Month: April 2017

A simple handshake that turned into gold.

A simple handshake that turned into gold.

A folded poster is usually a no-go for auctions, but there are exceptions. Roy Lichtenstein’s rare ‘Handshake’ 1962 gallery mailer is one of them. Folded twice down to letter size, the sheet was glued together and sent out as an invitation to the friends of Castelli Gallery, these days located in posh 4 East 77 street, between Madison and Fifth. On Saturday, Februar 10 started the first show in New York City of the hot young artist, and it sold out (scroll down here to the 1962 exhibition and see two impressions of the gallery space with Lichtenstein’s early signature artworks in it).

The mailer reproduced Lichtenstein’s oli painting ‘Handshake’ from the year before, but with the black and red components shown separately and then joined in the lower right panel, describing the nature of the printing process. It is said that either the artist himself or Leo Castelli’s graphic designer had the idea, but Lichtenstein was not able to remember correctly, when being asked about it.

 

Properly framed as an art object, the simple invitation letter becomes an eyeturner with historical importance (example below).

The 17 x 22″ (43.18 x 55.88 cm, unframed) print shown above will be in the Art & Photography Posters Auction of catawiki on April 14th, 2017. The print run is not known, the provenance is Edward Kurstak Fine Art Gallery, Florida, USA. It is signed by Roy Lichtenstein and in impeccable state, because it most certainly has not been glued together and mailed in 1962.

 


References:
1. Mary Lee Corlett, The prints of Roy Lichtenstein, a catalogue raisonné 1948-1994, appendix 1, page 322, Manchester, USA 1994
2. Jürgen Döring & Claus von der Osten, Lichtenstein Posters, page 112, Munich 2008

James Rosenquist – Distraction, not Abstraction

James Rosenquist – Distraction, not Abstraction

Ever felt dizzy looking at a billboard size painting by James Rosenquist? Can’t control what element to focus on: the car, the tyre, the airplane, the president, the spaghetti? It might be the depiction of a state of mind, as Peter Schjeldahl wrote in the New Yorker 2003: “At his best, Rosenquist is a maestro of distraction, delivering it in exact, potent doses. The effect feels broadly significant. This art comprehends the typical worldly experience of the people who come to look at it. To be undistracted, in modern times, requires selective, blinkered attention. Rosenquist rules that out.”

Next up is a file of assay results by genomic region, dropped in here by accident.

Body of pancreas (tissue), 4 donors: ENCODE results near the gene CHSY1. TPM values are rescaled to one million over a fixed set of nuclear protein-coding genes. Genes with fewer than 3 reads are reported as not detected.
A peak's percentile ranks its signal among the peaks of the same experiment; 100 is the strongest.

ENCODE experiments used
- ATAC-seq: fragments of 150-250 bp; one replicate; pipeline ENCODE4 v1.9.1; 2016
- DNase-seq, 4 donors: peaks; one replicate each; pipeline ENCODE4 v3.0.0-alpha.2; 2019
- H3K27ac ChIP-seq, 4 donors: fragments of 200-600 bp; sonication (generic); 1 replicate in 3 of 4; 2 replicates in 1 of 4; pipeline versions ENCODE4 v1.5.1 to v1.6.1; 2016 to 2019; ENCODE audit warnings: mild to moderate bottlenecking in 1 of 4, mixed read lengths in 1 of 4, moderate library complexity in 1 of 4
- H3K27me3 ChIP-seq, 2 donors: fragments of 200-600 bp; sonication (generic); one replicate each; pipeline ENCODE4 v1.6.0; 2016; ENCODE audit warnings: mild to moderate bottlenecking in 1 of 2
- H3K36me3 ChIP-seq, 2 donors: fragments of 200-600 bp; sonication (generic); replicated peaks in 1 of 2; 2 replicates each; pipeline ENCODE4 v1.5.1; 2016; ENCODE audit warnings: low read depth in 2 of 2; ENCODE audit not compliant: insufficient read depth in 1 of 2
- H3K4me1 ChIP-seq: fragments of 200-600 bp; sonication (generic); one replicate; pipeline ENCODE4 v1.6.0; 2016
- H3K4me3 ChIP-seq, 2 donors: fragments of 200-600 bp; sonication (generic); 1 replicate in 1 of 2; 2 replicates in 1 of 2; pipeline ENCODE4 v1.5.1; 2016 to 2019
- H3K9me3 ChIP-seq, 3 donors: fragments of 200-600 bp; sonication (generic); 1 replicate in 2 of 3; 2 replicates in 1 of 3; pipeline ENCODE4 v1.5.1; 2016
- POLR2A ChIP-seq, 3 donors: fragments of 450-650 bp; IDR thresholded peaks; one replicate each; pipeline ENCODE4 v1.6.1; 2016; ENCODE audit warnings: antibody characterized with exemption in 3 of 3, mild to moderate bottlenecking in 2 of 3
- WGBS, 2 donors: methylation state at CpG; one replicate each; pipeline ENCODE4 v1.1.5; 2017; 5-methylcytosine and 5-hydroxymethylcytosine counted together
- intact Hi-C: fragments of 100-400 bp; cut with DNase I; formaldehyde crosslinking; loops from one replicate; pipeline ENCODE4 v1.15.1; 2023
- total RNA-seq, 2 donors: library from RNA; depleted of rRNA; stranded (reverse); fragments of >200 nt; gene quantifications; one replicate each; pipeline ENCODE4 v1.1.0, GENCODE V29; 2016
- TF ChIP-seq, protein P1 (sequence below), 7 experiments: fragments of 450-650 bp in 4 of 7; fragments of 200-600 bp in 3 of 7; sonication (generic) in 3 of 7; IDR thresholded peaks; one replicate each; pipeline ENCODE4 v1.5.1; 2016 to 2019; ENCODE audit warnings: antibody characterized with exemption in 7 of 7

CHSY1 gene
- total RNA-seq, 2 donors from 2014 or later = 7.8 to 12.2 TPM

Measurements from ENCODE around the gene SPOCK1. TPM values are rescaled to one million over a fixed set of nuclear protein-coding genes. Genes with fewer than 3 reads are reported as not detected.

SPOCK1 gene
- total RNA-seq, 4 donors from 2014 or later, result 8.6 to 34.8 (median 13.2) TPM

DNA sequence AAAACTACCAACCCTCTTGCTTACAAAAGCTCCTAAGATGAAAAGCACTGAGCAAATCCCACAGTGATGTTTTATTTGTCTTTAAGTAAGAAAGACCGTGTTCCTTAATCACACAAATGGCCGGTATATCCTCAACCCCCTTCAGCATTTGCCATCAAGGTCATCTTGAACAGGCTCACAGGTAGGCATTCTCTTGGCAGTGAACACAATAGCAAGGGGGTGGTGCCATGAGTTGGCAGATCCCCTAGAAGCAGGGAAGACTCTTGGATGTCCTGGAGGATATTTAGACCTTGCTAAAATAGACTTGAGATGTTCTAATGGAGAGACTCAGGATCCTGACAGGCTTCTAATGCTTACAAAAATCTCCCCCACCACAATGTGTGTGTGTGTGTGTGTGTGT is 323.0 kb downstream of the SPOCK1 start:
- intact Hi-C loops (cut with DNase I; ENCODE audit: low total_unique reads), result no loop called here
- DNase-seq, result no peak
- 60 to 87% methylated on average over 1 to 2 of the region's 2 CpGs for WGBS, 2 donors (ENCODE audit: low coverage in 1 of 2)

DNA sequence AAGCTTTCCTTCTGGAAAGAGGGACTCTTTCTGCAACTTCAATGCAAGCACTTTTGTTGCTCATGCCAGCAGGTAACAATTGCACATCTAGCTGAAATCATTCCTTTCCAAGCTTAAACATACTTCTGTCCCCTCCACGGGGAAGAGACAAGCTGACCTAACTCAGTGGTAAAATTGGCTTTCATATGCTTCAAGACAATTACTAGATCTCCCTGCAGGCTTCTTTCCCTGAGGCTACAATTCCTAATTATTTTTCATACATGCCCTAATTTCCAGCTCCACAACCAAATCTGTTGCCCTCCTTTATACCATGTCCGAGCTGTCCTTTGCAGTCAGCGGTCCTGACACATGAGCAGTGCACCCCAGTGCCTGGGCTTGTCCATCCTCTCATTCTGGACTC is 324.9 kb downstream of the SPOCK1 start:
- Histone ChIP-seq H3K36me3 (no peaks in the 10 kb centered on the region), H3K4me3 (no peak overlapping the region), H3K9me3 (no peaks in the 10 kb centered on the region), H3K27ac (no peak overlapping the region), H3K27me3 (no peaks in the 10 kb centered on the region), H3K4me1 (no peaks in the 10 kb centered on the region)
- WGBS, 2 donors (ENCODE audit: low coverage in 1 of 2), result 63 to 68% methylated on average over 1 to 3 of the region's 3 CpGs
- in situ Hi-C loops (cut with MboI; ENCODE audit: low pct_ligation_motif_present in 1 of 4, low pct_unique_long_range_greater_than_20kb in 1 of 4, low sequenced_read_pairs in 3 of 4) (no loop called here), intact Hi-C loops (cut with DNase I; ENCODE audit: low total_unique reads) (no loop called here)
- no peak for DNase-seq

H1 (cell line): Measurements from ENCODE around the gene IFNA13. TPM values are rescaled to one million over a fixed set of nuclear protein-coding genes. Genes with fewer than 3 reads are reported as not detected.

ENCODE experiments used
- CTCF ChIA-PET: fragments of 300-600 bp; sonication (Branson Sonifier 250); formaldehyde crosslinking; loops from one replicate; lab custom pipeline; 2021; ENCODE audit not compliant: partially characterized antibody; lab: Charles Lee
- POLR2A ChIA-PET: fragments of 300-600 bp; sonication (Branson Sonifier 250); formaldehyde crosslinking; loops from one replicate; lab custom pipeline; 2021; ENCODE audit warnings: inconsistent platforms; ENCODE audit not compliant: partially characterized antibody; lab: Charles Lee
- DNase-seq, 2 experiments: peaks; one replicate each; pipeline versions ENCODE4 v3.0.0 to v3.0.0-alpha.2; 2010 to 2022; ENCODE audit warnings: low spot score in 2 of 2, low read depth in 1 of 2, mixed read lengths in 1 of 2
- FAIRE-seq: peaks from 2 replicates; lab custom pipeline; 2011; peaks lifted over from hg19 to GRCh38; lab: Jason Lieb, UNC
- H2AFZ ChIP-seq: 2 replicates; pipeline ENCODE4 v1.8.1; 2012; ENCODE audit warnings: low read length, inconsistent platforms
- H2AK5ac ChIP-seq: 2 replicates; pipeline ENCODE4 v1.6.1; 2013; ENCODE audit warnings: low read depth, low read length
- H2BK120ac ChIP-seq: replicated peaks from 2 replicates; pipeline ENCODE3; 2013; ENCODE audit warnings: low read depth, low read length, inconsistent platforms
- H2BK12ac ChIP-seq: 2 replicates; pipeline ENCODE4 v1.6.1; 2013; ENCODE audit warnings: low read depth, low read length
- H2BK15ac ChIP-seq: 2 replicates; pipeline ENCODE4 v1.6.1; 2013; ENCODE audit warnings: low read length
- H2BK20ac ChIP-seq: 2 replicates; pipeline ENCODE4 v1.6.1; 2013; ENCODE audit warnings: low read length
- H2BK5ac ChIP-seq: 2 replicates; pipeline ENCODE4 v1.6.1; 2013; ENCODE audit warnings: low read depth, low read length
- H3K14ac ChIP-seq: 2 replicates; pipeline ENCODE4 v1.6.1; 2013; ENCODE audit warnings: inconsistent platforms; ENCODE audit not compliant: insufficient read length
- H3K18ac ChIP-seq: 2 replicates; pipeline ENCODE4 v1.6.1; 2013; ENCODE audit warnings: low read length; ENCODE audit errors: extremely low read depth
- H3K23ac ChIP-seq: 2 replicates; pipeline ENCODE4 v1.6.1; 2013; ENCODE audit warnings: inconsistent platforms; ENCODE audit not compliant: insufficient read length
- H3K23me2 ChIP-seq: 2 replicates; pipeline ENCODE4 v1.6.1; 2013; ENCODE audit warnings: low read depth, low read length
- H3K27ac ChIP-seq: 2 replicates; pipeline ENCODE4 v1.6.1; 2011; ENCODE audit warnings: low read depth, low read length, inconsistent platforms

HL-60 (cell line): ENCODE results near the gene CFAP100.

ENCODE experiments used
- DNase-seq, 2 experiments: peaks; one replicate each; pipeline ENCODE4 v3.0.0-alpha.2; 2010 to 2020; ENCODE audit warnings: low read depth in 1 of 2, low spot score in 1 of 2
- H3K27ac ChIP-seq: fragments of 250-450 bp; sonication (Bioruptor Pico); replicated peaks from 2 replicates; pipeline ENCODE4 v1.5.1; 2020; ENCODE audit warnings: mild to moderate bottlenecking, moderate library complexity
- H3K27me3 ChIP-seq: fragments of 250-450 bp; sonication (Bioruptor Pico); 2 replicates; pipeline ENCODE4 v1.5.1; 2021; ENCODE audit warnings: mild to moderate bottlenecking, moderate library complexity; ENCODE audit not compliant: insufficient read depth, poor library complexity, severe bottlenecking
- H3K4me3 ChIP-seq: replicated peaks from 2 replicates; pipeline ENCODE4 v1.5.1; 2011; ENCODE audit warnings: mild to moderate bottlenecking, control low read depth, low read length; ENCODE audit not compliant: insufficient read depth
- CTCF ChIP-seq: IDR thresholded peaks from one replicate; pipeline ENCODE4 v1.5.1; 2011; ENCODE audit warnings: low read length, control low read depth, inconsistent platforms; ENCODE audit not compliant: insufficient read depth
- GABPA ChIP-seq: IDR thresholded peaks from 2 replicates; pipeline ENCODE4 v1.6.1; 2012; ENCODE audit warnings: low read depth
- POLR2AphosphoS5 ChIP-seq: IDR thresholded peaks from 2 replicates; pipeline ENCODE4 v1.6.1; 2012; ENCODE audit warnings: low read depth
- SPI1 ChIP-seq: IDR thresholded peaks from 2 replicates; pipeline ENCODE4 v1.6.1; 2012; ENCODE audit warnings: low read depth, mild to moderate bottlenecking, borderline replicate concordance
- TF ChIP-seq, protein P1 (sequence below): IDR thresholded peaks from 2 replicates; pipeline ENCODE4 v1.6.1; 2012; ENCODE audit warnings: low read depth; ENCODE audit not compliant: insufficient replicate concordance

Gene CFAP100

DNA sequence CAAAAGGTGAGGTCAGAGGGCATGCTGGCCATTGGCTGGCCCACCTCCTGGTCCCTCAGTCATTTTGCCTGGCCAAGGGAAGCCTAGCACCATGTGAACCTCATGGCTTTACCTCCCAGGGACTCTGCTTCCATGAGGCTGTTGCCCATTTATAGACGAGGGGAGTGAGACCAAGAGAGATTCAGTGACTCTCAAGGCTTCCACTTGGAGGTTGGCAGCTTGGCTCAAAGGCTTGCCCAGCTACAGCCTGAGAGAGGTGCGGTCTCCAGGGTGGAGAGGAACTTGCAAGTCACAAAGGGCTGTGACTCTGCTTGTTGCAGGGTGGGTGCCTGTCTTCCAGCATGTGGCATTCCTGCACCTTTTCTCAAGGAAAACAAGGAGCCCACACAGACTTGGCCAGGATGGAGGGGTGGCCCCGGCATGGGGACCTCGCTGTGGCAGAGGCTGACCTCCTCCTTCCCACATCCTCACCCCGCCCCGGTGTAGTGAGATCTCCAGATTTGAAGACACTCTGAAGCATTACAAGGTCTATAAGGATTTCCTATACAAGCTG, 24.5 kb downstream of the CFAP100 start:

This effect makes Rosenquist’s work timeless and relevant for today’s media saturated world and workplaces. One might call him a prophet who foresaw digital distraction, which is mostly caused by an endless stream of imagery. The effect is not as strong in his prints, here it seems more a reverberation or quote of the painting’s impact, like in the etching/aquatint ‘Gravity Feed’ (101 x 48 cm, 1978) where the profile of a tyre – which is one of the prominent picture elements of Rosenquist’s paintings – is used as kind of a colorful ‘paintbrush’. One of the limited prints (number 55/78) was on sale for a quite reasonable price  in the Modern International Art Auction of catawiki:

With James Rosenquist, one of the last protagonists of original Pop Art has passed away March 31, 2017, age 83. Read the comprehensive obituary in the New York Times of April 1, 2017, and his memoir ‘Painting Below Zero: Notes on a Life in Art’ from 2009. I found it truly entertaining, down to earth, and to the point – in no way distracting.